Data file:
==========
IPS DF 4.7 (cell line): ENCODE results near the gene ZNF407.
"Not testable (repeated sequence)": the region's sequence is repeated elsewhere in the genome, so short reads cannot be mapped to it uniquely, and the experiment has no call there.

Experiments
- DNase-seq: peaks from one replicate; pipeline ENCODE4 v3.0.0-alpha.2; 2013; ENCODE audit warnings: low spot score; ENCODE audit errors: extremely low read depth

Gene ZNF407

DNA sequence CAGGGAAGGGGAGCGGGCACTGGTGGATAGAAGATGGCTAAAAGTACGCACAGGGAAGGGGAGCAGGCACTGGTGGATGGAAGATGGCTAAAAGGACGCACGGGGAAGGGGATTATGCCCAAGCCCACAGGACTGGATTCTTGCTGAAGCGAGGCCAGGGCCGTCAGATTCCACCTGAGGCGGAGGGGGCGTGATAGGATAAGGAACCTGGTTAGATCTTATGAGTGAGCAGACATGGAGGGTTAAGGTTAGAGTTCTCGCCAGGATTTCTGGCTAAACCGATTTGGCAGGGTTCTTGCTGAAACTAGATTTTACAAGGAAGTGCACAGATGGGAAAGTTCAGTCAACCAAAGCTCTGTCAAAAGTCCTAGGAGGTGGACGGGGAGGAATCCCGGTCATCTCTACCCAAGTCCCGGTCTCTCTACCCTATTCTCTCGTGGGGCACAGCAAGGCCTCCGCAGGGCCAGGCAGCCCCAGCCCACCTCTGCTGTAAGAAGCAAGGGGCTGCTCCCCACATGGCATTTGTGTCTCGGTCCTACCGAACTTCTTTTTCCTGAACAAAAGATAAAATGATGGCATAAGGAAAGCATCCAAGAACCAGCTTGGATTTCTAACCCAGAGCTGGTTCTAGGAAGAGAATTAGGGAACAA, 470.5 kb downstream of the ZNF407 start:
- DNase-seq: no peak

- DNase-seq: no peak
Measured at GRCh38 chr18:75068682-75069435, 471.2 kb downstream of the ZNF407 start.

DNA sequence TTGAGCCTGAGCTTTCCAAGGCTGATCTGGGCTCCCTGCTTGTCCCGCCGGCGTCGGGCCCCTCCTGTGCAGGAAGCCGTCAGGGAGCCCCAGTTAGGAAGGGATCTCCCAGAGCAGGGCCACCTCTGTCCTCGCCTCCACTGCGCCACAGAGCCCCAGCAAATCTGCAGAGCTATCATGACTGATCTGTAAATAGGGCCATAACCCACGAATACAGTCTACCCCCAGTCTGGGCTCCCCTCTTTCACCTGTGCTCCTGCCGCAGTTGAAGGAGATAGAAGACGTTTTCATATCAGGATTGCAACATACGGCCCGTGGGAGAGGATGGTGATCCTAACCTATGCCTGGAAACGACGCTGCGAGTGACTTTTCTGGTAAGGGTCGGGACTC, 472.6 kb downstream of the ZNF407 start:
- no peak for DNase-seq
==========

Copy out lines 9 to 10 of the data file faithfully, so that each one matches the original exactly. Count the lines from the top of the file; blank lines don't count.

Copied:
Measured at GRCh38 chr18:75068682-75069435, 471.2 kb downstream of the ZNF407 start.

DNA sequence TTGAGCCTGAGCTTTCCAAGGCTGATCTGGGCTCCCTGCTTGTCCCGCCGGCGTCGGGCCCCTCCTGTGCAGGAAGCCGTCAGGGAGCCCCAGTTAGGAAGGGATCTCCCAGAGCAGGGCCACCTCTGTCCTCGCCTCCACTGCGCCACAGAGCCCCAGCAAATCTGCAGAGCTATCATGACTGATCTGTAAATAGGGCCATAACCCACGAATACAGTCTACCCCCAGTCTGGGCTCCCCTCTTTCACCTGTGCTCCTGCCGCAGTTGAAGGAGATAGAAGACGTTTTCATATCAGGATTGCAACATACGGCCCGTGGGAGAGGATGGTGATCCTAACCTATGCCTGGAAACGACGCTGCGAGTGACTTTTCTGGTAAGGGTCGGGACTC, 472.6 kb downstream of the ZNF407 start: